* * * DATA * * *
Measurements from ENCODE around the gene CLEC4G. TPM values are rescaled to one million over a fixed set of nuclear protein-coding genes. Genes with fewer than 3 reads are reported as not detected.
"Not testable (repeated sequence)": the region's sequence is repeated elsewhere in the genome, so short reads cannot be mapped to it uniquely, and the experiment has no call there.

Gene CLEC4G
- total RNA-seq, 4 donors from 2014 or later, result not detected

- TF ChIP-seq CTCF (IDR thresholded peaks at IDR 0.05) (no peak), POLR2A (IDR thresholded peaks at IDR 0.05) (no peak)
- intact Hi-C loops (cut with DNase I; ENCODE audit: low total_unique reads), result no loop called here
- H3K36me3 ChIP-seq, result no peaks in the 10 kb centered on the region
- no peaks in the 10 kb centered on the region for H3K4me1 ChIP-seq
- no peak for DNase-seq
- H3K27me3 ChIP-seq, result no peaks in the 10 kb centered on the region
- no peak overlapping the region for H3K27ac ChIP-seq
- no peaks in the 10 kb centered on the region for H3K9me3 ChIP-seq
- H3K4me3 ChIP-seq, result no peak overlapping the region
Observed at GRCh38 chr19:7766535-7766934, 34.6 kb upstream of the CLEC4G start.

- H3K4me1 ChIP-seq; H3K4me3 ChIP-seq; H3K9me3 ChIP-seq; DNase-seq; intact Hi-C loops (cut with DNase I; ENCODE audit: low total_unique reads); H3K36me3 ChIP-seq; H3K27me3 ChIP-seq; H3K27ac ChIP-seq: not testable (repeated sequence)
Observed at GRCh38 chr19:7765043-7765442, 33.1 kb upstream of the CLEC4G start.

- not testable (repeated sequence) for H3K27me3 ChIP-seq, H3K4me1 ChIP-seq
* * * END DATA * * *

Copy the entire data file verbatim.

Measurements from ENCODE around the gene CLEC4G. TPM values are rescaled to one million over a fixed set of nuclear protein-coding genes. Genes with fewer than 3 reads are reported as not detected.
"Not testable (repeated sequence)": the region's sequence is repeated elsewhere in the genome, so short reads cannot be mapped to it uniquely, and the experiment has no call there.

Gene CLEC4G
- total RNA-seq, 4 donors from 2014 or later, result not detected

- TF ChIP-seq CTCF (IDR thresholded peaks at IDR 0.05) (no peak), POLR2A (IDR thresholded peaks at IDR 0.05) (no peak)
- intact Hi-C loops (cut with DNase I; ENCODE audit: low total_unique reads), result no loop called here
- H3K36me3 ChIP-seq, result no peaks in the 10 kb centered on the region
- no peaks in the 10 kb centered on the region for H3K4me1 ChIP-seq
- no peak for DNase-seq
- H3K27me3 ChIP-seq, result no peaks in the 10 kb centered on the region
- no peak overlapping the region for H3K27ac ChIP-seq
- no peaks in the 10 kb centered on the region for H3K9me3 ChIP-seq
- H3K4me3 ChIP-seq, result no peak overlapping the region
Observed at GRCh38 chr19:7766535-7766934, 34.6 kb upstream of the CLEC4G start.

- H3K4me1 ChIP-seq; H3K4me3 ChIP-seq; H3K9me3 ChIP-seq; DNase-seq; intact Hi-C loops (cut with DNase I; ENCODE audit: low total_unique reads); H3K36me3 ChIP-seq; H3K27me3 ChIP-seq; H3K27ac ChIP-seq: not testable (repeated sequence)
Observed at GRCh38 chr19:7765043-7765442, 33.1 kb upstream of the CLEC4G start.

- not testable (repeated sequence) for H3K27me3 ChIP-seq, H3K4me1 ChIP-seq